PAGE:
Blog Connections

Historical Graffiti

One of the funniest Connections between WHS that we have on this website is Historical Graffiti. I always enjoy looking out for those pre-20th century scribblings while visiting a WHS. A good example was in the news this week: the discovery of more Roman graffiti at the site of the Written Rock of Gelt at Hadrian’s Wall. Roman soldiers working at the quarry had scratched a phallus into the wall, "a good luck symbol in Roman times".

The word 'graffiti' is of Italian origin and literally means 'little scratches or scribbles'. According to Chambers dictionary the exact English definition is: ”words or drawings, usually humorous, political or rude, scratched, sprayed or painted on walls, etc in public places”. The American Merriam Webster dictionary adds that they are “usually unauthorized”.

After cleaning up and adding some, we currently have 31 entries for this connection. Let’s have a closer look at what they are about:

Visitor marks at Musawwarat es-Sufra

How old are they?

Graffiti clearly is of all times. The writings or drawings can be as old as the site as itself, or as recent as the 19th century. The oldest ones among the WHS with Historical Graffiti are those at the Megalithic Temple of Hagar Qim (possibly 3rd millennium BC) and the ones at the Pyramids (an inscription has been confirmed as dating back to 1240 BC). During the 17th, 18th and 19th centuries it became almost commonplace to leave your markings on a classic archaeological site such as Persepolis and Baalbek.

Who made them?

The authors or ‘artists’ can be divided into several groups of people:

  • Pilgrims / Crusaders
  • Prisoners
  • Mercenaries / Soldiers
  • Workers
  • Tourists
  • Locals

They are mostly people who travelled from afar, wealthy ‘Victorian travellers’, explorers, pilgrims and to a certain extent soldiers that were sent abroad as well. Also people who got stuck somewhere and got bored, such as prisoners and (again) soldiers.

At certain places, the workers that constructed the WHS have left their mark also. This is possibly the case with the very early drawing at Hagar Qim: the model of a temple could have been left there by the builders. At the Pyramids, the various gangs of workers left inscriptions such as “Drunks of Menkaure” and “Friends of Khufu Gang” (Menkaure and Khufu being pyramid-building Egyptian kings) on bricks at the monuments of Giza. From a much later date is the graffiti left behind by the convicts who were assigned to construct Australia’s Great North Road.

A special case is that of the 15th century 'scientists' (a.k.a. catacomb hunters) who could not constrain themselves at Rome’s Catacombs, when they rediscovered earlier paintings. In some cases they just scribbled their names on top of the new findings!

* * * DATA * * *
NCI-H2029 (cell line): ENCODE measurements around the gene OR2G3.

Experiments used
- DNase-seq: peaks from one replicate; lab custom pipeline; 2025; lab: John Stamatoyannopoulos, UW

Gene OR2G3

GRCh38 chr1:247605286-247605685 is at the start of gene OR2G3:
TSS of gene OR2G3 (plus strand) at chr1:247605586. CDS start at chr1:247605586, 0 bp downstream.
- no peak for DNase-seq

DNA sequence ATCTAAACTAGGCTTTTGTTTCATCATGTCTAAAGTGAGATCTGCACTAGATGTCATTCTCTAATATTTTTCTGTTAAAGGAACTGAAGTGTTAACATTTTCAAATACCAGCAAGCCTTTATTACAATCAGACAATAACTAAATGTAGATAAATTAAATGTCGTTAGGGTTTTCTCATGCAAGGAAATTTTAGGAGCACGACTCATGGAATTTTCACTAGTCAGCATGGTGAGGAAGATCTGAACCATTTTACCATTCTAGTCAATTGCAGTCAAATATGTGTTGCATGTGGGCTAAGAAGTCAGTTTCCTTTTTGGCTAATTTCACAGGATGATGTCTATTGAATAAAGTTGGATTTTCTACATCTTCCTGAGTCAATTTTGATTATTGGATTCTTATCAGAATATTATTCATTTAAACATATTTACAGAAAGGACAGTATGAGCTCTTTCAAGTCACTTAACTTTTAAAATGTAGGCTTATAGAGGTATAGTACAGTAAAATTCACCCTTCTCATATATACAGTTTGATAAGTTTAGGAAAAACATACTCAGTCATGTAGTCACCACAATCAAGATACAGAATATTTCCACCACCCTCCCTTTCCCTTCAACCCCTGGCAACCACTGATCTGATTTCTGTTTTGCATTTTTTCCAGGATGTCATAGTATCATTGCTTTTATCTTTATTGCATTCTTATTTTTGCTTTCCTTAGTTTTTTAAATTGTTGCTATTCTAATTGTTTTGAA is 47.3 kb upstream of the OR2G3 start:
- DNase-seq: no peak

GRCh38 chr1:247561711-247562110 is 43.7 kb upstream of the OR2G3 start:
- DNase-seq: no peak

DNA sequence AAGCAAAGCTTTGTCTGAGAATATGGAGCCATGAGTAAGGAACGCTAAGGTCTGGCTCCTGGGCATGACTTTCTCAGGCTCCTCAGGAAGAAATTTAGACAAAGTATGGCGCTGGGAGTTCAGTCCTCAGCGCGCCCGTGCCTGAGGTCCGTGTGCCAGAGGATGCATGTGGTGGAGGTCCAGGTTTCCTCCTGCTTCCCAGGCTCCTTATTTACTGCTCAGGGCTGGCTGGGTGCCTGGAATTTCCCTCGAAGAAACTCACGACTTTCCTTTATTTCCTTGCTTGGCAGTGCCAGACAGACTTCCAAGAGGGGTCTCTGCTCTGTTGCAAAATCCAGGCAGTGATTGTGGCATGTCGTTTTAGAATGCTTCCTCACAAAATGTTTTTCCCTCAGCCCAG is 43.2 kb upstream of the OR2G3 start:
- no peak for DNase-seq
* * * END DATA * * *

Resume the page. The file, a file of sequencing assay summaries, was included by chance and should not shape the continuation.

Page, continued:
Crusaders graffiti at the Church of the Holy Sepulchre

What do they represent?

The most common form of historical graffiti is just the inscription of a person's name. Or “[name] was here”. Or “[name] [year]”. Sometimes this act of self-expression was extended to one or two full sentences, remarking on the quality of the location they just had visited.

While most graffiti are simple texts or drawings, more elaborate forms have been found as well. Tikal for example is covered with Mayan drawings of masks, animal figures and temples. In Pompei, more than 11,000 inscriptions have been found, ranging from poems to riddles.

Els - 3 March 2019

Leave a comment

Comments

Els Slots 4 March 2019

I also added 3 more: Edinburgh Castle, Gebel Barkal and Aphrodisias. I guess almost all medieval castles and classical archaeological sites are possible candidates.

P.S.: found a source for Wartburg as well and added it


Ian Cade 4 March 2019

Good work on the Westminster one, Another one that may qualify and I’m always keen to recount is in the in the Houses of Parliament where there is a hidden plaque surreptitiously installed by Tony Benn to commemorate Emily Davidson’s rather impressive suffarage protest (well worth a further read https://www.parliament.uk/about/living-heritage/transformingsociety/electionsvoting/womenvote/case-studies-women-parliament/ewd/tony-benn-plaque/) I’m sure there are others around the place as well though there aren’t any desks in the Houses of Commons or Lords so perhaps not the same as in Washington.

Im trying to find something online about it, but at Wartburg there is graffiti left by Peter the Great in the room where Luther translated the bible. I will see if I can find something if not I will dig out my photo of it.


Els Slots 4 March 2019

Found something, Jay T: Coronation Chair in Westminster Abbey "Most of the graffiti on the back part of the Chair is the result of Westminster schoolboys and visitors carving their names in the 18th and 19th centuries. One of the tourists carved "P. Abbott slept in this chair 5-6 July 1800" on the seat."


Jay T 3 March 2019

Lawmakers have a tradition of carving their initials on their desks in the US (see https://www.politifact.com/tennessee/statements/2012/jul/18/julia-hurley/state-rep-julia-hruley-says-state-and-us-capitols-/). Is there any counterpart to this tradition in London’s Palace of Westminster? If so, that might be another addition to this link.


Els Slots 3 March 2019

Yes it was Prince Pückler himself, see https://www.worldheritagesite.org/connection/Prince+P%C3%BCckler


Dechmann Caspar 3 March 2019

Your picture is even better since the graffiti could be of the UNESCO-Duke of the Muskau park or at least a relative!